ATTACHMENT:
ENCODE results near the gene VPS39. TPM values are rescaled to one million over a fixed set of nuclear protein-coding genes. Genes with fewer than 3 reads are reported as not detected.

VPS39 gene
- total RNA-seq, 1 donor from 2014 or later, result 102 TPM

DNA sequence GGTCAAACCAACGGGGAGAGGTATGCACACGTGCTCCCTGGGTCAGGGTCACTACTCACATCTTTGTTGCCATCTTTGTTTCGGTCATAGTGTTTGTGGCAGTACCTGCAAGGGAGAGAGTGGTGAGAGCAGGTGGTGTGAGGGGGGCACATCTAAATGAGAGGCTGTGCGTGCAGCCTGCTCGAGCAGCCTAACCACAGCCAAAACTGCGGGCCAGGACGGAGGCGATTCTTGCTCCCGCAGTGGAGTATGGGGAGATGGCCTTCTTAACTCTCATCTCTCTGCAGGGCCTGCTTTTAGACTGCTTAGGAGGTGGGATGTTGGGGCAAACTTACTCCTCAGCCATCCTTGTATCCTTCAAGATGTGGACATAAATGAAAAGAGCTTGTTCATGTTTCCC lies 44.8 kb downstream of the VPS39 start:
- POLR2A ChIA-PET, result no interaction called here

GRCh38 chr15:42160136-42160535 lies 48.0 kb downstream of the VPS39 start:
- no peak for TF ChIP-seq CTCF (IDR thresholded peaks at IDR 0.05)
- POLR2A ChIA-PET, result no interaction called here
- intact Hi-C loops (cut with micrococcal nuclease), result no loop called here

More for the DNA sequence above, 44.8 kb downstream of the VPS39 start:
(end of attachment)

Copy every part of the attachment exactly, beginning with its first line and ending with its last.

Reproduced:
ENCODE results near the gene VPS39. TPM values are rescaled to one million over a fixed set of nuclear protein-coding genes. Genes with fewer than 3 reads are reported as not detected.

VPS39 gene
- total RNA-seq, 1 donor from 2014 or later, result 102 TPM

DNA sequence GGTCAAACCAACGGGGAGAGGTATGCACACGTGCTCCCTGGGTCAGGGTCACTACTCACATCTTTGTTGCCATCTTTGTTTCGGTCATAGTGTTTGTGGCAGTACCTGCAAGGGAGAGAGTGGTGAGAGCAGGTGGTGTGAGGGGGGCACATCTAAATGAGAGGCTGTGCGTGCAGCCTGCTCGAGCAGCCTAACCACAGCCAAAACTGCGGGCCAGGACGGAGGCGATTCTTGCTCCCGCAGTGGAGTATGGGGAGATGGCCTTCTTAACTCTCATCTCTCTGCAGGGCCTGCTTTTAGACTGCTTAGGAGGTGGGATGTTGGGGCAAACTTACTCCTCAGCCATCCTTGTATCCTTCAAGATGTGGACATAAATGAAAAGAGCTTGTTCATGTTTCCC lies 44.8 kb downstream of the VPS39 start:
- POLR2A ChIA-PET, result no interaction called here

GRCh38 chr15:42160136-42160535 lies 48.0 kb downstream of the VPS39 start:
- no peak for TF ChIP-seq CTCF (IDR thresholded peaks at IDR 0.05)
- POLR2A ChIA-PET, result no interaction called here
- intact Hi-C loops (cut with micrococcal nuclease), result no loop called here

More for the DNA sequence above, 44.8 kb downstream of the VPS39 start: